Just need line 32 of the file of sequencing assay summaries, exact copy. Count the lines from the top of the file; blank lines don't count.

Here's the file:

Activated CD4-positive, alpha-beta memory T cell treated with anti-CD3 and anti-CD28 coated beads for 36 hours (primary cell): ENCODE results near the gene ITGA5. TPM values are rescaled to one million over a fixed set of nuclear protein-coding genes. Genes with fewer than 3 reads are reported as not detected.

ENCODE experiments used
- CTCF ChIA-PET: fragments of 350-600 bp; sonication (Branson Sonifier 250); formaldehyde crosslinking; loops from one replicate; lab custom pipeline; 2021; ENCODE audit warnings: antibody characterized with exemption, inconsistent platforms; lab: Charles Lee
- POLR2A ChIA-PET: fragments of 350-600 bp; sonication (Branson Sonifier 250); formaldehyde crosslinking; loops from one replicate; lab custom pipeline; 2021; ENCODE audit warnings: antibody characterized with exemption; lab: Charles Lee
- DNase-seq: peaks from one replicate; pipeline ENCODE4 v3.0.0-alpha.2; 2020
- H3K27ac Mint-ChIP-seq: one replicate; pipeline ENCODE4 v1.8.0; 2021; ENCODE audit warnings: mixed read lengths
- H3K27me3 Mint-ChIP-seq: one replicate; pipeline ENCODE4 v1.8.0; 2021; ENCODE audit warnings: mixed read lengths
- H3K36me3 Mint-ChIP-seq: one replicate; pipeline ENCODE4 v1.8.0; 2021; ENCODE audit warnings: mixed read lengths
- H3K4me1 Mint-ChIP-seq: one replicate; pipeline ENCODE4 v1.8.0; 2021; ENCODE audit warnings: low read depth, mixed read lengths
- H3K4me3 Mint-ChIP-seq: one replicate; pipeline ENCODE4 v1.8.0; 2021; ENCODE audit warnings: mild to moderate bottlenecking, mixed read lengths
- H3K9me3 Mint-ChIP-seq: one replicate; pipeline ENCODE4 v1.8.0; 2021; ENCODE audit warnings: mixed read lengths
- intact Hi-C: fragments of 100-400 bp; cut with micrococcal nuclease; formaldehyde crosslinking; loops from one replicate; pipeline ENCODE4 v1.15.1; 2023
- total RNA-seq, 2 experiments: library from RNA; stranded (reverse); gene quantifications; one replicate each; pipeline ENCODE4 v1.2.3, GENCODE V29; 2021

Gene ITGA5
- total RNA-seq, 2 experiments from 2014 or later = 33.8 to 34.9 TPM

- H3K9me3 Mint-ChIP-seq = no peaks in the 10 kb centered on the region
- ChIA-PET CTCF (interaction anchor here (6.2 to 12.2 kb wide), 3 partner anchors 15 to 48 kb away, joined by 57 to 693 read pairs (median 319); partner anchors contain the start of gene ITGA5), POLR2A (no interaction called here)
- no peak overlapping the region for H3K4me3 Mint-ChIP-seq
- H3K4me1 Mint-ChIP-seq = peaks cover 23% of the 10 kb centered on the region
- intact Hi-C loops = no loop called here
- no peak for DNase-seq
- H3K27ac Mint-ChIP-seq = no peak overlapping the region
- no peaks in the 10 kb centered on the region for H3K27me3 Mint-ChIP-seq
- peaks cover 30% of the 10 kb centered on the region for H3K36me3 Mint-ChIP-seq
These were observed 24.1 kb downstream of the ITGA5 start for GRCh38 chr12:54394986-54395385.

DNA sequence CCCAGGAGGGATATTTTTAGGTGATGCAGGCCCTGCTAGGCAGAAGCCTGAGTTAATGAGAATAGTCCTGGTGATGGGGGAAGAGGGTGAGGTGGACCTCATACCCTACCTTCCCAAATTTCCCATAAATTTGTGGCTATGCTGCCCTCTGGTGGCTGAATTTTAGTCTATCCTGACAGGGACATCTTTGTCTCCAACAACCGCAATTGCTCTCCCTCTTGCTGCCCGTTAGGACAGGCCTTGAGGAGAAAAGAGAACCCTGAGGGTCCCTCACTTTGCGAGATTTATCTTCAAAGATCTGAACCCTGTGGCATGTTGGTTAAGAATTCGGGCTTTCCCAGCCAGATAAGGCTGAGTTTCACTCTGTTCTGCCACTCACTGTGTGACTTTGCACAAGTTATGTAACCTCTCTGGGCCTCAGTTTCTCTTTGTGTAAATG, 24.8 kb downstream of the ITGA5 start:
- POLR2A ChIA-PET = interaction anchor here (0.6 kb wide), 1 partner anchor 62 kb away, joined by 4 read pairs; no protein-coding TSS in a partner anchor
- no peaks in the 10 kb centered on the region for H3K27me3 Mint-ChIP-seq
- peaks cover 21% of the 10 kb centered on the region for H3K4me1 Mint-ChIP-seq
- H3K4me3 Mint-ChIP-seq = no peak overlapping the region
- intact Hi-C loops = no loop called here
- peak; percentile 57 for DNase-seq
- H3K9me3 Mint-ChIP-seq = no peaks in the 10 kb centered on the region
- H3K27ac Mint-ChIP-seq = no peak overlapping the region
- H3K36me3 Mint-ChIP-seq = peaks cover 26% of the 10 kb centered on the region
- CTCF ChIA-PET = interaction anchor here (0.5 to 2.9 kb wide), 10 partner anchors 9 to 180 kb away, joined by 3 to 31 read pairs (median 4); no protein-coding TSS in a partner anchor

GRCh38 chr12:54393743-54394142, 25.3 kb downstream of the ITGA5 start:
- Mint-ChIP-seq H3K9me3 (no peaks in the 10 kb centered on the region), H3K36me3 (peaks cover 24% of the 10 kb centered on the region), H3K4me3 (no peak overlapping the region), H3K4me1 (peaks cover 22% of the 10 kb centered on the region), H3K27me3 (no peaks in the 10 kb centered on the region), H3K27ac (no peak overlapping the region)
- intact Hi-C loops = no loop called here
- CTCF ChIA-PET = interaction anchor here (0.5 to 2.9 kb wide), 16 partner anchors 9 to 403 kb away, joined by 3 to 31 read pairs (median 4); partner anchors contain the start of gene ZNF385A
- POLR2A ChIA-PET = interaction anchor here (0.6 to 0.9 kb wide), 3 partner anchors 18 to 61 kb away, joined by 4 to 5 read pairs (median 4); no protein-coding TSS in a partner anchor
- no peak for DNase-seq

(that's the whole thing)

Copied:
- peak; percentile 57 for DNase-seq